And the problem with that has been the numerous fatal attacks we see from dangerous dogs. Trying to counter that by outlawing specific breeds has been an easily predictable failure so that now some regulation is being reintroduced with compulsory micro-chipping.

        1. Charles 9 Silver badge

          Re: Money

          Which fighting/vicious dog owners will simply ignore. And if the law starts snooping, they'll either cut and run or let the dogs loose. What good is a fatal dog attack when the dog's found to have no chip and no way to trace it to its owner?

        2. Charlie Clark Silver badge

          Re: Money

          And the problem with that has been the numerous fatal attacks we see from dangerous dogs.

          I seem to remember that that issue was raised at the time only for the police to say that the owners of dangerous dogs generally didn't bother with licences: the fines were negligible and rarely enforced.

      4. Mario Becroft
        Thumb Up

        Re: Money

        I don't live in London (Auckland, New Zealand here) but we have the same problem of only a half-hearted attempt to make roads and footpaths friendly to all.

        Agree 100% especially re electric-assisted bikes and (my addition) novel transport modes such as electric-assisted foot-scooters (take a look e.g. at Israeli brand Inokim). These are the machines that have the potiential to revolutionise 'last mile' transit or replace cars entirely for short commutes.

        I applaud cyclists (used to commute 20km on one) but personally find it too scary sharing dual carriageways with fast moving trucks and cars that give no way for cyclists.

        I've noted that in some countries, it is commonplace for pedestrians, cyclists and riders of novel transport modes to share broad pedestrian/cycleways with no problems. Councils everywhere need to learn from this, and change by-laws and urban design to encourage the use of cycles and novel transport modes rather than designing around the car.

        1. Charles 9 Silver badge

          Re: Money

          "I've noted that in some countries, it is commonplace for pedestrians, cyclists and riders of novel transport modes to share broad pedestrian/cycleways with no problems."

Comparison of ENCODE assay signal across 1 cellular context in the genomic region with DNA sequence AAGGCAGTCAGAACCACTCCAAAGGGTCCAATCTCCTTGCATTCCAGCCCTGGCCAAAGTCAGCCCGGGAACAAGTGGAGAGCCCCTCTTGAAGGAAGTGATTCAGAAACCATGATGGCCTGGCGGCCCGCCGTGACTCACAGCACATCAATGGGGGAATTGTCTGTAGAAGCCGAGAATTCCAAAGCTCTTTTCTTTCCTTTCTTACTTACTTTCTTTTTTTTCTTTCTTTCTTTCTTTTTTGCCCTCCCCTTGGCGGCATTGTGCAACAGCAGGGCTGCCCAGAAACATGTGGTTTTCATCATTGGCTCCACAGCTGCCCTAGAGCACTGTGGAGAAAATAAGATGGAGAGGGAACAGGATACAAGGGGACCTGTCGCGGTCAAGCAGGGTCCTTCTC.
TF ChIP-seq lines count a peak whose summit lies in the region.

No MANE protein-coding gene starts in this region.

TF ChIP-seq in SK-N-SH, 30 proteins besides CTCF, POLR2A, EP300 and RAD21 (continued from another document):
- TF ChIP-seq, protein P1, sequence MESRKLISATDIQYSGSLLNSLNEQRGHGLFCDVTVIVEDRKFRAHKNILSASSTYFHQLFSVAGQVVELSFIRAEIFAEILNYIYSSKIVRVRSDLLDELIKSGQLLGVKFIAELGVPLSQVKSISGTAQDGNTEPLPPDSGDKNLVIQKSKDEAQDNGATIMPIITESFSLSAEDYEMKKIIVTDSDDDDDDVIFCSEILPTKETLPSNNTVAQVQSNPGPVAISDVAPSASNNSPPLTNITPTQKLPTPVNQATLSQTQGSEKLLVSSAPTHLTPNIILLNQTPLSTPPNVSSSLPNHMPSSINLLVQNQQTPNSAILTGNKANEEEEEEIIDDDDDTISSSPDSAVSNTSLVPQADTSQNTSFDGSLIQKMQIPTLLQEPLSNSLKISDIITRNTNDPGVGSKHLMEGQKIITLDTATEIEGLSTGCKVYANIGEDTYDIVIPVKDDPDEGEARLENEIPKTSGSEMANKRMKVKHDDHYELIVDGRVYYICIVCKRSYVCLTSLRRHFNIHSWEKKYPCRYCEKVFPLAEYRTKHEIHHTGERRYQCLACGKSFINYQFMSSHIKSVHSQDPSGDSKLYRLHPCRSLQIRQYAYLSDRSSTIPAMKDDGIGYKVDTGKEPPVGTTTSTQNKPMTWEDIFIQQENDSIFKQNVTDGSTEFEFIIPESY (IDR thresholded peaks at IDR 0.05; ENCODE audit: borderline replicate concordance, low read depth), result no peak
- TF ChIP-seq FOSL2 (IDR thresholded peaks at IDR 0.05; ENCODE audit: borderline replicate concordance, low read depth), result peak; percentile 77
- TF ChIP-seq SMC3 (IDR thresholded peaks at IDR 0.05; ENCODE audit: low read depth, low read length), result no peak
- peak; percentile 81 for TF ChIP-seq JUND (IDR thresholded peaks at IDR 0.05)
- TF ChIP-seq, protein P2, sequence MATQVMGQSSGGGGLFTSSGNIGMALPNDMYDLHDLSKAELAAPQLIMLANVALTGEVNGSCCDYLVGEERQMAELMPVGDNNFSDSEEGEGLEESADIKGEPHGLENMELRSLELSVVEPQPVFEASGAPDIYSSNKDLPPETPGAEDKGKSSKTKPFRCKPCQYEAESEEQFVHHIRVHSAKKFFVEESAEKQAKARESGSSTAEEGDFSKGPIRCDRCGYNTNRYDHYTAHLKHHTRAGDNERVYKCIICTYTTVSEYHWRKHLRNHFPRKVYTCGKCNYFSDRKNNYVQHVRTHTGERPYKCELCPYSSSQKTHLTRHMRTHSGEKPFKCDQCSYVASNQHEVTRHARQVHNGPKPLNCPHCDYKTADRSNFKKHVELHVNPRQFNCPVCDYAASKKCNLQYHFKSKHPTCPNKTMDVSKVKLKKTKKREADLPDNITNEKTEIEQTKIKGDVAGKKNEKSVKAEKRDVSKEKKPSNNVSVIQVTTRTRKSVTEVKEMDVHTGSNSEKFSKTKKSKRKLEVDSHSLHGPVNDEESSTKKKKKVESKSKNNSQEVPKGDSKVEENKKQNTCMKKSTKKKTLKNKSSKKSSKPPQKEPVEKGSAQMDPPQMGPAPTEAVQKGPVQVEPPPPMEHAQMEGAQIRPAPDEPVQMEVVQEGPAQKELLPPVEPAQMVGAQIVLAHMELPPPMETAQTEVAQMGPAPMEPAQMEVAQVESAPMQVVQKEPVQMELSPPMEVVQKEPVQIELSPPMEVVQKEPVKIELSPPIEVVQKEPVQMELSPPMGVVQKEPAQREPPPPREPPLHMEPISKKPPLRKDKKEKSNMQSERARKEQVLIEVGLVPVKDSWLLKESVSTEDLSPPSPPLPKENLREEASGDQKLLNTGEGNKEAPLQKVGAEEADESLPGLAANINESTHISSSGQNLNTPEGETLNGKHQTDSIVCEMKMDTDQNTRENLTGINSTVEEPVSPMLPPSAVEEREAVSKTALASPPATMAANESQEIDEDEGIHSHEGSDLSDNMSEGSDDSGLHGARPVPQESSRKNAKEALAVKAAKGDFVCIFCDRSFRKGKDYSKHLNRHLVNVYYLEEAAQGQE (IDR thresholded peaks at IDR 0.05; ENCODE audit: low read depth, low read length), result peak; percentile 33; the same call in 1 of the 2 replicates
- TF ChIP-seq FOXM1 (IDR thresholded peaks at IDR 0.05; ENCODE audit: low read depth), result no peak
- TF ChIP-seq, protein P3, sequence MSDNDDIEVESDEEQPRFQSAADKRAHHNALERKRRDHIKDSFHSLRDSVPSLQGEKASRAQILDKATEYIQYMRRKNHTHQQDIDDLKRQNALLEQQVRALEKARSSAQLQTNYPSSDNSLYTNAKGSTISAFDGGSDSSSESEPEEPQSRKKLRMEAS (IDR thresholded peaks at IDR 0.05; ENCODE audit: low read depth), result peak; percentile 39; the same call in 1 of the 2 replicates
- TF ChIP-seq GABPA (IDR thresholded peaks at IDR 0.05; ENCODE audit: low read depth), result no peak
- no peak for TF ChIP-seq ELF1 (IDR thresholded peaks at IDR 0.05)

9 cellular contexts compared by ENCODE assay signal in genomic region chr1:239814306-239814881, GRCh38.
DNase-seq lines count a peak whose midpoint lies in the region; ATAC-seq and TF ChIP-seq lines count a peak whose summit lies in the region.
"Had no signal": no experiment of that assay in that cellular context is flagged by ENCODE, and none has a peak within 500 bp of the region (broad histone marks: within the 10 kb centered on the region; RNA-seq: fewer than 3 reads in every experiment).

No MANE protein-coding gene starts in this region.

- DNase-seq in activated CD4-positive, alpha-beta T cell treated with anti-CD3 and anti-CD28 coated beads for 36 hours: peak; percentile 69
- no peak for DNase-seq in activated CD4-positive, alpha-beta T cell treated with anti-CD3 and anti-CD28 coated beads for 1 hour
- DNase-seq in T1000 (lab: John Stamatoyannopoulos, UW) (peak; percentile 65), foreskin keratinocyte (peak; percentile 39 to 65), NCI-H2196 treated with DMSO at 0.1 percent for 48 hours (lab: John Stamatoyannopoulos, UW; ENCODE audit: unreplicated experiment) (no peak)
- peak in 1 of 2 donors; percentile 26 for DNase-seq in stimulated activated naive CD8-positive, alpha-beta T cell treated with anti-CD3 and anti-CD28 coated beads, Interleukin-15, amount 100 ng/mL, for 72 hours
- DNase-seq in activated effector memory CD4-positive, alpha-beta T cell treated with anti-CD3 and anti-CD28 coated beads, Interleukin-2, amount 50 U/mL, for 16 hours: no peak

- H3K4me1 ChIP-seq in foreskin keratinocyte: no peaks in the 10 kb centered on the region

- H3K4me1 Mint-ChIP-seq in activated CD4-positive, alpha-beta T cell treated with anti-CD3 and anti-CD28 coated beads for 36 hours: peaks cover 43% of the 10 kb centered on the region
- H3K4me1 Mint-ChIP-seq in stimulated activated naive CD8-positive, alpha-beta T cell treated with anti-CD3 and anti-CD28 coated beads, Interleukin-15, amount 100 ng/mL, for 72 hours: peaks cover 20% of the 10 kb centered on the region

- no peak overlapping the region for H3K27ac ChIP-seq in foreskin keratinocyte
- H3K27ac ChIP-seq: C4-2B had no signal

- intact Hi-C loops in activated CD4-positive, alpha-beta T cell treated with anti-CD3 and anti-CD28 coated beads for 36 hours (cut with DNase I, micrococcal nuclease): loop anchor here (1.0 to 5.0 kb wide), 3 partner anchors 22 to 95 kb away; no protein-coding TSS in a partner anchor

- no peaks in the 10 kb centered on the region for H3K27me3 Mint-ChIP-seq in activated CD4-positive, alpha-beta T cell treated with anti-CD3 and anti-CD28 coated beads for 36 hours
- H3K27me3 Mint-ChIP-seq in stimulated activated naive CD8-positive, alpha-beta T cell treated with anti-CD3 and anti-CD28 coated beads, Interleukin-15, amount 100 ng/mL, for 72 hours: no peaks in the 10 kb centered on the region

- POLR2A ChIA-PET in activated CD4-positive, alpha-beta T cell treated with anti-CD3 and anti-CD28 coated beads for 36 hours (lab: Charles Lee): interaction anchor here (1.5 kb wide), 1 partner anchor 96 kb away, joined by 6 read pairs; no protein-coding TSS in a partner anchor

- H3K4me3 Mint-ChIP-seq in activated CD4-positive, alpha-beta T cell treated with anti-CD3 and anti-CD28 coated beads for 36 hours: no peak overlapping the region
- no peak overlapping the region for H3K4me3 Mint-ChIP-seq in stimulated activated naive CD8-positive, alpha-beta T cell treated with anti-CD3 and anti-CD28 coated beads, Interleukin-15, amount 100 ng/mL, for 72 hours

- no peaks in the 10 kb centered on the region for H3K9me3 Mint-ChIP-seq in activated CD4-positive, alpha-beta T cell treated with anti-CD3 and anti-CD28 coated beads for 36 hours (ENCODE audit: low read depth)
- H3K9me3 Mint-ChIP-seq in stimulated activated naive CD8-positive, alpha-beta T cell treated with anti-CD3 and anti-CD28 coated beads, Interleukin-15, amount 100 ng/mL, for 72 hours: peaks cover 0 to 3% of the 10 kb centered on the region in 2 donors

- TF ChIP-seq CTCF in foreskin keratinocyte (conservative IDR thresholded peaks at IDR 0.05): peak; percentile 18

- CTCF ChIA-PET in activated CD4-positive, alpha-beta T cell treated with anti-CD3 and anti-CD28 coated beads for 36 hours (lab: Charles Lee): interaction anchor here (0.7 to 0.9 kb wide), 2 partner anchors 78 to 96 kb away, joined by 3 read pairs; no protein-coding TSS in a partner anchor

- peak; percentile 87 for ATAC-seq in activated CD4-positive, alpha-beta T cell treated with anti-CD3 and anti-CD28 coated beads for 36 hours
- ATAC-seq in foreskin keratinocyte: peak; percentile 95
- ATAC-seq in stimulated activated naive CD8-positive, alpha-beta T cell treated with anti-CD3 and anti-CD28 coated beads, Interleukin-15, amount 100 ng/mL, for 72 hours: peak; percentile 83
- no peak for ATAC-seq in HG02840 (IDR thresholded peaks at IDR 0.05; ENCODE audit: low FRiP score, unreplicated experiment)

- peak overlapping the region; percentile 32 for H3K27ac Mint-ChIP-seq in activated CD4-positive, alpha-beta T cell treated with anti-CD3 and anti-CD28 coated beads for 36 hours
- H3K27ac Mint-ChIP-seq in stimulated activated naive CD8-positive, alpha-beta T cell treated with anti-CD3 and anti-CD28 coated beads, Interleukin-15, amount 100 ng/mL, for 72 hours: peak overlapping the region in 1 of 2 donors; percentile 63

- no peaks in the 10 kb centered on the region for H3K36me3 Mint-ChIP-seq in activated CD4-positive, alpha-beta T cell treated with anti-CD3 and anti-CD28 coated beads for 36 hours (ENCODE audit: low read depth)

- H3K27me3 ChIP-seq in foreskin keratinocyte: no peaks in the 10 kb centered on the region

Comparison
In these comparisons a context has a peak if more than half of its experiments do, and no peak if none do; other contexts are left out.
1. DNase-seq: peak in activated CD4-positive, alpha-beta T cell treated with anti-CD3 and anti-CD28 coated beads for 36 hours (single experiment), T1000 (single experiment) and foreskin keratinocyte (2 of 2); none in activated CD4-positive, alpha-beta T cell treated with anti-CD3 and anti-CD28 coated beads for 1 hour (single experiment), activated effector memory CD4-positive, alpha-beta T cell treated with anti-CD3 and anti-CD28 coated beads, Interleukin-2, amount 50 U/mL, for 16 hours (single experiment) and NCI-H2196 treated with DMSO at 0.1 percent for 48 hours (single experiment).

That's usually based on culture, though. If few people in the country have cars, then they may be more willing to share. I don't think the culture is compatible here. Too much distance traveling.

    2. Doctor Syntax Silver badge

      Re: Money

      "put a sort of tax on cycles, lets call it a road tax"

      They'd also have to have some sort of identification to tie enable TPTB to check tax is paid, let's call them number plates.

      As a useful by-product we'd them have something of a handle to identify the very few (!) misbehaving cyclists.

      And whilst we're about it, how about compulsory insurance, cycling tests and cycling licences so that cyclists would be under the same sort of regulation as drivers.

      1. Charlie Clark Silver badge

        Re: Money

        They'd also have to have some sort of identification

        Switzerland, uniquely?, has such a system but the numbers are for insurance purposes only. So it's definitely doable.

        Anyway, why stop at cyclists? Why not also make pedestrians pay?

      2. d3vy Silver badge

        Re: Money

        "And whilst we're about it, how about compulsory insurance, cycling tests and cycling licences so that cyclists would be under the same sort of regulation as drivers."